A-3 Skywarrior Units of the Vietnam War

Published on
Review Author(s)
Book Author(s)
Rick Morgan, Illustrations by Jim Laurier, Gareth Hector
ISBN
9781472805645
Other Publication Information
Paperback, March 2015; 96 pages
MSRP
$22.95
Product / Stock #
COM108
Company: Osprey Publishing - Website: Visit Site
Provided by: Osprey Publishing - Website: Visit Site
Product Picture

Developed in the years following World War 2 to fulfill Naval Aviation’s “Heavy Attack” capability, the Douglas Aircraft design team under the legendary Ed Heinemann created the jet powered, swept winged A-3 (originally designated A3D-1) Skywarrior to carry nuclear destruction to the Soviet Union from the decks of the Navy’s new Midway class carriers. Replacing the little loved North American AJ Savage, what started out as a single purpose “heavy” bomber soon became one of the Navy’s most “multi-purpose” aircraft in its inventory. When its nuclear delivery mission was taken over by the A-5 Vigilante, the A-3 found itself with a new mission list that eventually included, “iron” bombing, aerial refueling, photo reconnaissance, electronic jamming and counter-measurers, electronic surveillance, high speed COD and VIP transport, and navigation training. It was an inspired design that led to the heaviest operational aircraft flown regularly for over 35 years from the largest and smallest flight decks in the US fleet.

Author Rick Davis, a former Naval Aviator and A-3 driver, as done a superb job of dividing the text of this Osprey narrative between developmental origins, operational history and personal narratives. The maze of various functional capabilities and airframe differences, both field modified and factory designed, is well defined and explained. Each of the different operational units, from heavy attack/tanker VAH squadrons to electronic warfare VAW and VAQ units is described. And not to be outdone by their fighter and attack community brothers, the A-3 family had its share of “characters” and notable events, the most notorious being one Commander John Wunch, who reportedly “fuel bombed” a Soviet intelligence trawler that had been shadowing the USS Bon Homme Richard in 1967. When the Russian cut in front of the Bonney Dick as she was recovering aircraft, forcing the carrier to quickly turn to avoid a collision, and Wunch’s Skywarrior to take a sudden wave-off (that placed it 100 feet over the offending vessel), Wunch released the fuel dumps and bathed the trawler with JP-5 as he proceeded to another go-around in the landing pattern.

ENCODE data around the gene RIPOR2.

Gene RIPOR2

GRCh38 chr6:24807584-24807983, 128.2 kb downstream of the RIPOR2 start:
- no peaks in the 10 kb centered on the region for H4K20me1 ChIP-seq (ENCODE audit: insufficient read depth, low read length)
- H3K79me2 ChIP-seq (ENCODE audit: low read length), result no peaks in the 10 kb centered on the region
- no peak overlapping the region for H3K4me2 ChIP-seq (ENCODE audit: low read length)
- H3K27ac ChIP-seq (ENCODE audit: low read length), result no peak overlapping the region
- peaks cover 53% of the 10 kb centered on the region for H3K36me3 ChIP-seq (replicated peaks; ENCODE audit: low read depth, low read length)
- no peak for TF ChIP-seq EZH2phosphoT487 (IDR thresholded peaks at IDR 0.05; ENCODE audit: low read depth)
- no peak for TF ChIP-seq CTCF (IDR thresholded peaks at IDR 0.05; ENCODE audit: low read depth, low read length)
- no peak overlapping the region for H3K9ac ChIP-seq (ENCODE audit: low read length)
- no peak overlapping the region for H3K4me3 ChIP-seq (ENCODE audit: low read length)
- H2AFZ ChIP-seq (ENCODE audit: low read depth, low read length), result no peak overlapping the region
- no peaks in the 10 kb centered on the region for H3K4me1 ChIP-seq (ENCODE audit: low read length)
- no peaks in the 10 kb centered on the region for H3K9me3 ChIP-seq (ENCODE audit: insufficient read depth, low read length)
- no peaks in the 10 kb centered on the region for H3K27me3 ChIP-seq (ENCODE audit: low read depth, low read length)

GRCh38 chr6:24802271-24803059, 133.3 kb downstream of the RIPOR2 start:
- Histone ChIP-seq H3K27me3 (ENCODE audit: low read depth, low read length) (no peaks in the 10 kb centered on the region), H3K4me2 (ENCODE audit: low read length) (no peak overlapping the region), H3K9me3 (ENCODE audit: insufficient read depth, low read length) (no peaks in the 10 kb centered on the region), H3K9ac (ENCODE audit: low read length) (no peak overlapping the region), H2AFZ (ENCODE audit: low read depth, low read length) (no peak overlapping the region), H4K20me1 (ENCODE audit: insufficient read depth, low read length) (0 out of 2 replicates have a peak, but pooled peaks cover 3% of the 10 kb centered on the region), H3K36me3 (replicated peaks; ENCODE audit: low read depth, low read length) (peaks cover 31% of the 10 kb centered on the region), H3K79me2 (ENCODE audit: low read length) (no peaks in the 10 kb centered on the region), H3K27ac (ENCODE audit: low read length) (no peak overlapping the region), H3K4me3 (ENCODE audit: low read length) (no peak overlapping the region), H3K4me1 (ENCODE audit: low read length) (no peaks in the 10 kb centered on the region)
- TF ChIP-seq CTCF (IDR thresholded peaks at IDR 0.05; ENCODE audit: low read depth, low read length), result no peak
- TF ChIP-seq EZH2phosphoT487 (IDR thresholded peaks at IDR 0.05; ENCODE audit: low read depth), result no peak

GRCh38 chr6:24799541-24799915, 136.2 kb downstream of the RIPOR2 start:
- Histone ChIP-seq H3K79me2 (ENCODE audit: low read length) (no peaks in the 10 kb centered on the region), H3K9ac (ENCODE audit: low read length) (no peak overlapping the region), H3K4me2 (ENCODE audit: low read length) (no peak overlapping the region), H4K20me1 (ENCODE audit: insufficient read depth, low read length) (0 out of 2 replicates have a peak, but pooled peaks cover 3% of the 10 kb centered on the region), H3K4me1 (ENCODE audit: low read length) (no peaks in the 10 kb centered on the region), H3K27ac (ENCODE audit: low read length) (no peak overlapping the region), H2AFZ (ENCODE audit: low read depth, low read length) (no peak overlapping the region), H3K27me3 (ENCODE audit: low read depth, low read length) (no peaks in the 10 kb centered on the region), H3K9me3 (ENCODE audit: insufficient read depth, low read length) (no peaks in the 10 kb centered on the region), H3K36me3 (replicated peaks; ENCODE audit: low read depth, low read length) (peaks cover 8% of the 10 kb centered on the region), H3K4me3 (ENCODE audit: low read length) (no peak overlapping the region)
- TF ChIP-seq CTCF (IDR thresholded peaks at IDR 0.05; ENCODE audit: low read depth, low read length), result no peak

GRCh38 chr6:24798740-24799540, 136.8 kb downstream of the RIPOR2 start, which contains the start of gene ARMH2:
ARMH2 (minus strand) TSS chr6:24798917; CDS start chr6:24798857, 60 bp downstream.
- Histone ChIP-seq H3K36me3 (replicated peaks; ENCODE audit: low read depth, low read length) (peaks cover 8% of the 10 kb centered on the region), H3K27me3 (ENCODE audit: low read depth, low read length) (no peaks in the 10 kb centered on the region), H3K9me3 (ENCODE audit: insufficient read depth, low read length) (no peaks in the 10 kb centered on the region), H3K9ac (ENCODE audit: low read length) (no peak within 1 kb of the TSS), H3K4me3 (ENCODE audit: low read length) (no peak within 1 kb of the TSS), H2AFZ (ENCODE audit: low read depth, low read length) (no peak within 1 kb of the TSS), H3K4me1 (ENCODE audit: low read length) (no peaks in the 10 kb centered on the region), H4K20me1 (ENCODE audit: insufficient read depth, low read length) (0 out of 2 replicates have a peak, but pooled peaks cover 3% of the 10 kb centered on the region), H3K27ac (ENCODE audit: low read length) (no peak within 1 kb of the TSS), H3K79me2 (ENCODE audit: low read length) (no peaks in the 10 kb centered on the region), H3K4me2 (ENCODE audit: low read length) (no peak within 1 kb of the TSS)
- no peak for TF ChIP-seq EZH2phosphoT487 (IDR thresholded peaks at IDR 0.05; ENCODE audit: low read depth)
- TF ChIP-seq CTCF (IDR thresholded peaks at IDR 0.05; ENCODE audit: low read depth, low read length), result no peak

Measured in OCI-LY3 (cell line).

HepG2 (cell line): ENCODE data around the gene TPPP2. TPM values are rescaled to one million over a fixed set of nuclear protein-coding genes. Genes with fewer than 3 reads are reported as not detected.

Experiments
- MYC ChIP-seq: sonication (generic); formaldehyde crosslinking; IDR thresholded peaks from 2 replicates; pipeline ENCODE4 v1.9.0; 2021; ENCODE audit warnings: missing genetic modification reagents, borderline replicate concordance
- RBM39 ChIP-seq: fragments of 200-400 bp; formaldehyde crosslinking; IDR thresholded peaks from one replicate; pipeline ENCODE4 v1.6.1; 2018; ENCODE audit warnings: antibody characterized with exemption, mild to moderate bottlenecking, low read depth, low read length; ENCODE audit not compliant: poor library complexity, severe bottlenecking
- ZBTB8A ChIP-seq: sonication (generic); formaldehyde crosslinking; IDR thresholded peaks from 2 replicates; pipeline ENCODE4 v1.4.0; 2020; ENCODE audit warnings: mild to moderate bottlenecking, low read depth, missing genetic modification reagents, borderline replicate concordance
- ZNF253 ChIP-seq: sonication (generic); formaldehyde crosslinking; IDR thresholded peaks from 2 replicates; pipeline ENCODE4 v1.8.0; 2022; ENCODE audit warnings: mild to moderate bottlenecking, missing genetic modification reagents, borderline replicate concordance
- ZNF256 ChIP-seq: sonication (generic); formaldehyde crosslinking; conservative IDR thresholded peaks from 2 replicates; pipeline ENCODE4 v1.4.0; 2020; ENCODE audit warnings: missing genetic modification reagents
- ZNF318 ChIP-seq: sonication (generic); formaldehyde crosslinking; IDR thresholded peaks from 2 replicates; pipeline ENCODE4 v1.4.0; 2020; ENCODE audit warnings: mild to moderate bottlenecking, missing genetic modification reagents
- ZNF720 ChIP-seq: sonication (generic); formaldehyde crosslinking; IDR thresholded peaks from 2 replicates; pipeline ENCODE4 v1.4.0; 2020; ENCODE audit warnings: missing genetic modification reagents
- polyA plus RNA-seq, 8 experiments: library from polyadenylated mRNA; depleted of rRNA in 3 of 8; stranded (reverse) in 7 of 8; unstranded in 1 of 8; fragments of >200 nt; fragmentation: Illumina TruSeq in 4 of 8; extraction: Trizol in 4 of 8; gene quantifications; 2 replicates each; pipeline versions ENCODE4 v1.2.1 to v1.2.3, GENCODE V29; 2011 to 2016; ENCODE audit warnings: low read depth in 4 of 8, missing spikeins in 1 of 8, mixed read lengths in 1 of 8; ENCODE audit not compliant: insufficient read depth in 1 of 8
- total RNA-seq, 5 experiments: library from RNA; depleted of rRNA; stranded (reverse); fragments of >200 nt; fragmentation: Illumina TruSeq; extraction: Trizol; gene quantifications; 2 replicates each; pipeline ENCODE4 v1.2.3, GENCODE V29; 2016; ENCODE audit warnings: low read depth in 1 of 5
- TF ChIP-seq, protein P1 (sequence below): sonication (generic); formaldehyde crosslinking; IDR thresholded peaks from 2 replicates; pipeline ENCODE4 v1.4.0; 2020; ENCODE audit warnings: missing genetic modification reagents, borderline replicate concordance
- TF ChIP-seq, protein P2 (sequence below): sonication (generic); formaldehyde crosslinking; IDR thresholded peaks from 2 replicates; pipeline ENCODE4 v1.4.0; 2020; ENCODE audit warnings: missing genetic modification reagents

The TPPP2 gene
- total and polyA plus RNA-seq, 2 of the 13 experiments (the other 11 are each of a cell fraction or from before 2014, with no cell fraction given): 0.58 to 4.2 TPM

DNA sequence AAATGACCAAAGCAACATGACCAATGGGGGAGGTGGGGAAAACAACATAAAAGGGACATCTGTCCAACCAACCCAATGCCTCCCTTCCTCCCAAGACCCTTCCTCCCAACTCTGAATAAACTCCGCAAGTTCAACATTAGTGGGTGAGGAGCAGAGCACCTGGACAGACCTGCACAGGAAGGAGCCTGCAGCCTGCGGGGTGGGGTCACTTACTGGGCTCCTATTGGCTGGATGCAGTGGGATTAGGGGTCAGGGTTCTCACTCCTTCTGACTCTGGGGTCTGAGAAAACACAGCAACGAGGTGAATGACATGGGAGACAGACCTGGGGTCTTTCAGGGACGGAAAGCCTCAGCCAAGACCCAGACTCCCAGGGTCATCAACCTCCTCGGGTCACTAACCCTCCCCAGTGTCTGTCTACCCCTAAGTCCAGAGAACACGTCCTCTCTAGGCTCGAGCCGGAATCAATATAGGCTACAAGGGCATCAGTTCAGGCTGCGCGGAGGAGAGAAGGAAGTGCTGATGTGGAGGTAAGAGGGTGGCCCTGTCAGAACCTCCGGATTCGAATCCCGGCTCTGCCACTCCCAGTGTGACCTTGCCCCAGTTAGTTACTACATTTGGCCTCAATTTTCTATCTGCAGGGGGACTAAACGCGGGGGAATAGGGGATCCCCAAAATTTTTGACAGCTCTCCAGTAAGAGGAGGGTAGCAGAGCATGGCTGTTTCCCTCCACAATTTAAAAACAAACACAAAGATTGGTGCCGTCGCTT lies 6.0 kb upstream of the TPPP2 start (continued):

Morgan’s informative text, along with two of Osprey’s best illustrators – Jim Laurier’s excellent profiles and Gareth Hector’s beautiful cover – will make this a Naval Aviation enthusiast’s favorite and a very welcome addition to the reference library.

My thanks to Osprey Publishing and IPMS for providing the sample for review.

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